Saturday, 16 June 2012

Nautilus, first nuclear submarine, remembered on 60th anniversary


Henry Nardone, of Westerly, the project manager during Nautilus construction, points to a photo of President Harry S Truman 60 years ago at EB, which marked the occasion Thursday.

GROTON — Henry Nardone was on the deck of the USS Nautilus when it slid down the ways into the Thames River on Jan. 21, 1954.

Nardone, then 32, rested his foot on a cleat so he could distinguish himself from among the others who lined the deck in photos for years to come. Mamie Eisenhower, the wife of President Dwight D. Eisenhower, christened the ship with the traditional bottle of champagne as it moved into the water.

“I remember it like it was yesterday,” said Nardone, a lifelong Westerly resident. “I was up on the bow. There’s a very famous picture of the launching of the submarine, it’s been in hundreds of books and magazines. I can pick myself out. I’ve done it 1,000 times.”

A year and a half earlier, Eisenhower’s predecessor Harry S Truman, had chalked his initials onto the ship’s backbone during a keel laying ceremony. A welder traced over the letters, and the dignitary’s mark — a Navy tradition — was permanently fixed to the vessel, where it remains today.

SSN-571, the nation’s first nuclear-powered submarine, would spend more than two decades at sea, and laid the foundation for today’s modern naval fleet.

On Thursday, Electric Boat honored the 60th anniversary of the keel laying and recognized those who helped build and modernize the ship during its storied career.

Nardone, now 90, was joined by 96-year-old Paul Tranchida of Groton, a foundry worker who made valves and cast the Nautilus’ torpedo-tube doors; and 83-year-old J.J. Kelly of East Lyme, who oversaw engineering and inspections during the ship’s overhaul at Electric Boat in the 1970s.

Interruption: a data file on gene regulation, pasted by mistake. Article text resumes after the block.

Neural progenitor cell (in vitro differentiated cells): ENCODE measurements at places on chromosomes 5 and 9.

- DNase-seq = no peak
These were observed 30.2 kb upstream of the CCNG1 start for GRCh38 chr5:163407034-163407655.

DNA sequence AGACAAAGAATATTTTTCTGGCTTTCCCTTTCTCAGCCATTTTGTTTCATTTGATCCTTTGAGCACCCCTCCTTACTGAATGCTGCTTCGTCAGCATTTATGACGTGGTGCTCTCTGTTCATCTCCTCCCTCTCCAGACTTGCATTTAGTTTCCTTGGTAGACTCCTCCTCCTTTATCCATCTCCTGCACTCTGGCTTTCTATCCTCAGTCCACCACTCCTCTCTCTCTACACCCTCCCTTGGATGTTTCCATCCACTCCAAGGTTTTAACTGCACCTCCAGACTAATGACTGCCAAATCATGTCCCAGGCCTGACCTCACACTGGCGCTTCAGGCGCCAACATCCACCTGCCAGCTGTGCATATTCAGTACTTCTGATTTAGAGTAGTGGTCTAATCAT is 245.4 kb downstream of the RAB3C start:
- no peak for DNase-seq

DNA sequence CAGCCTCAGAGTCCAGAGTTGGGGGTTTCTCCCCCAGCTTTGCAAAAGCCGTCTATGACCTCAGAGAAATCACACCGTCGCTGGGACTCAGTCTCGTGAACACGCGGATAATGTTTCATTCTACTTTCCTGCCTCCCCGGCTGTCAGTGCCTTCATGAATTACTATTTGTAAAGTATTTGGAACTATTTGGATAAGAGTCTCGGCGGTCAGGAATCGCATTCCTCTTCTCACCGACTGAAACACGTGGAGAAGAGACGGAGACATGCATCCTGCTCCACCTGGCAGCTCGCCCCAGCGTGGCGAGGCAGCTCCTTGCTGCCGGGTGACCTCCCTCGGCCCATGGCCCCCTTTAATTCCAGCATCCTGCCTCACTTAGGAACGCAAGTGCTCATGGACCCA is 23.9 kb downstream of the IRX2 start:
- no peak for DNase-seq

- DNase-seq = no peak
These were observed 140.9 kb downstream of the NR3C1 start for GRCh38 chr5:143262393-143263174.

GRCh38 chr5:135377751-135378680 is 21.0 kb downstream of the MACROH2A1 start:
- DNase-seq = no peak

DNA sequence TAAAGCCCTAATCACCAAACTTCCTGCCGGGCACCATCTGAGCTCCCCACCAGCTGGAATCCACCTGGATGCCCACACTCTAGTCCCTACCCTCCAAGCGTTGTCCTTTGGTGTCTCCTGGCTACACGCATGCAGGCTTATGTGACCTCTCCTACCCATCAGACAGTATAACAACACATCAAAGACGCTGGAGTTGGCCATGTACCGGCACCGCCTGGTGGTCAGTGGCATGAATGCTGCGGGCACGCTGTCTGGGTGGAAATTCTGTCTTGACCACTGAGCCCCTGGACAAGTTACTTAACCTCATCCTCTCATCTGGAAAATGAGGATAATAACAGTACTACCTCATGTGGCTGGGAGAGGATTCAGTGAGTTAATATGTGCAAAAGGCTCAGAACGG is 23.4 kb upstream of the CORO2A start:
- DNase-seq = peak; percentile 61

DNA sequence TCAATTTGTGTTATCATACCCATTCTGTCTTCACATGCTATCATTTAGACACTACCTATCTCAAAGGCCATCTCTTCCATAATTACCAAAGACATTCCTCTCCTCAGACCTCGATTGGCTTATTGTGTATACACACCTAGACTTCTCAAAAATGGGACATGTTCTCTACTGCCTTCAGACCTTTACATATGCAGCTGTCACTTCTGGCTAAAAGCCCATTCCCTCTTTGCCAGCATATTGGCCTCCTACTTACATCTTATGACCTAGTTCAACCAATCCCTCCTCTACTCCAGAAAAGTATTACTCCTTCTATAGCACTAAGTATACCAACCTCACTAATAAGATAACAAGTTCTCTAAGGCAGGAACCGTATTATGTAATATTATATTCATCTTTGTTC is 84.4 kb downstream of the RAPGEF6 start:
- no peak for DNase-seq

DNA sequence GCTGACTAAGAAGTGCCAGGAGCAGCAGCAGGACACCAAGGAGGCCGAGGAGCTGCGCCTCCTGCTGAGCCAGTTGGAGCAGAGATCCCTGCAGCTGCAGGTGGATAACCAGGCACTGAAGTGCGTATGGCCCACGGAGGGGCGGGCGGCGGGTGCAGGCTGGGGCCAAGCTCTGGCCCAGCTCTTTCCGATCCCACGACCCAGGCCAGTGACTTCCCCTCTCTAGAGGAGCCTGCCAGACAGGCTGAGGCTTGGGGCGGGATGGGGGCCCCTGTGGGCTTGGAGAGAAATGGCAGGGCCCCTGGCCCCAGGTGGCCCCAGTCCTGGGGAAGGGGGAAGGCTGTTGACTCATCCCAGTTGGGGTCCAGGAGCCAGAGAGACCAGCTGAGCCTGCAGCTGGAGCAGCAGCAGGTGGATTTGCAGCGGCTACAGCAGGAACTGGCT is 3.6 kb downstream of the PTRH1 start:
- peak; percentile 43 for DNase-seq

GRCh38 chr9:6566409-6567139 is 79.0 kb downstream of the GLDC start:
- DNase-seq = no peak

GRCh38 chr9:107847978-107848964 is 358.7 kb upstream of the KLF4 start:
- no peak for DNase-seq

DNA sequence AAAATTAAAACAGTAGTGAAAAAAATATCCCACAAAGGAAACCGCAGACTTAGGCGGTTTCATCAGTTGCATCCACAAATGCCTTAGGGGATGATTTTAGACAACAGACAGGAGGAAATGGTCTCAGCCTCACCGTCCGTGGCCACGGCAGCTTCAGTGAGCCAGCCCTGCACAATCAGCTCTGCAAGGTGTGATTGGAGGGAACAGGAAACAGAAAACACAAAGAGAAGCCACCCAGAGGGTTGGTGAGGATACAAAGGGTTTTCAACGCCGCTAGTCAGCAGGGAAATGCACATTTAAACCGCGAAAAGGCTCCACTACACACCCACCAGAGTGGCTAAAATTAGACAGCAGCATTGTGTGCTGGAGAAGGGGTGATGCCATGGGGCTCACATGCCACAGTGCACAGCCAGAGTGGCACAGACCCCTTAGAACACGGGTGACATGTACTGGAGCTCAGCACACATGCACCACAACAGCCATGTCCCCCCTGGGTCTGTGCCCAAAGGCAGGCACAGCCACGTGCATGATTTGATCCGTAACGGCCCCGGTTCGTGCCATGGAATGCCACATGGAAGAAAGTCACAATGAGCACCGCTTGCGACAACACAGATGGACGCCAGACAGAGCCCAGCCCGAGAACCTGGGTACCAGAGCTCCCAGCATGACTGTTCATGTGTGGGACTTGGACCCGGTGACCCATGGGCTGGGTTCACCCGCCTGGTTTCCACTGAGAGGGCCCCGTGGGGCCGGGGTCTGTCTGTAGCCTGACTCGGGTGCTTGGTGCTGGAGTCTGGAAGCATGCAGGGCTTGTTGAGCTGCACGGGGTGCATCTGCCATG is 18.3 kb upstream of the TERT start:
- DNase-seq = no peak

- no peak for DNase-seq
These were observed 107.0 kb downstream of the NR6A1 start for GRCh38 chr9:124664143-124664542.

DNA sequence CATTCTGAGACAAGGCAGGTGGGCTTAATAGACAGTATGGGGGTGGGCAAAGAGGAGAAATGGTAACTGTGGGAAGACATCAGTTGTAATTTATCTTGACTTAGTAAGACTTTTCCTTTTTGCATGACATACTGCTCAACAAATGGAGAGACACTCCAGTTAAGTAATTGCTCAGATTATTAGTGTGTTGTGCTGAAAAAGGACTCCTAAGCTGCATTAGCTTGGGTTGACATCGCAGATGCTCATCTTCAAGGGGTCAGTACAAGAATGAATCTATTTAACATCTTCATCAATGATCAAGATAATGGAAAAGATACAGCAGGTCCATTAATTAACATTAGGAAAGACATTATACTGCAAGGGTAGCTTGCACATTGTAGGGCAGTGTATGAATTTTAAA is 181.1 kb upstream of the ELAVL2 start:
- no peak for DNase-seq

The Nautilus, which carries the name of the submarine in Jules Verne’s “20,000 Leagues Under the Sea,” was built in less than four year under the watch of Admiral Hyman Rickover, who is considered to be the “Father of the Nuclear Navy.”

It was decommissioned in March 1980, and is now a museum at the Submarine Force Library & Museum just a few miles up the Thames River in Groton from where she was launched at EB.

“We’re here today to mark the anniversary of an event that revolutionized naval warfare and proved pivotal to the future of Electric Boat and the U.S. Navy,” Electric Boat President Kevin Poitras said during a ceremony in the bay where Nautilus was launched.

“With Admiral Rickover’s guiding force, Electric Boat produced the first vessel to embody the essential elements of U.S. Navy nuclear submarines: stealth and virtual unlimited endurance,” he added.

Lt. Commander Robert Sawyer, the naval officer-in-charge at the Nautilus museum, said the ship earned its place as a trailblazer early on.

“During her 25 years of operation, Nautilus proved her value and earned her place in history alongside the ironclad Monitor, the first flight at Kitty Hawk and the aircraft carrier Langley,” he said.

“She shattered submerged speed and endurance records: In the 84 hours of her [first test] cruise, she traveled submerged 1,300 miles to San Juan, Puerto Rico, averaging about 16 knots,” Sawyer noted. “In that journey she traveled continuously submerged 10 times farther than any previous submarine, and 84 times longer than any submarine had done at high submerged speed.”

In 1958, the Nautilus reached the North Pole “in a daring adventure that captured headlines and gave the United States the strategic advantage of an entire ocean at the very top of the world,” Sawyer added.

Nardone, who served on a minesweeper during World War II and later worked in shipyards before coming to Groton, said the Nautilus and its Cold War successors out-shined the Soviet Union’s underwater fleet.

“They [Soviet subs] concentrated on depth and speed, but took on the burden of noise — a very big handicap for them,” he said. “As far as we were concerned, we had a tremendous advantage in that area. Quietness is criterion for detection. If you’re quiet, you can’t be detected; if you’re noisy, you can be heard all over the world.”

Today, Electric Boat is building two Virginia-class submarines per year for the Navy, and the defense contractor is poised to start construction of an Ohio-class replacement submarine in 2020.

“This 12-ship class will remain in service until at least 2080,” Poitras said. “… For the last 60 years, the common thread running through Electric Boat’s progression of submarine innovations has been USS Nautilus.”

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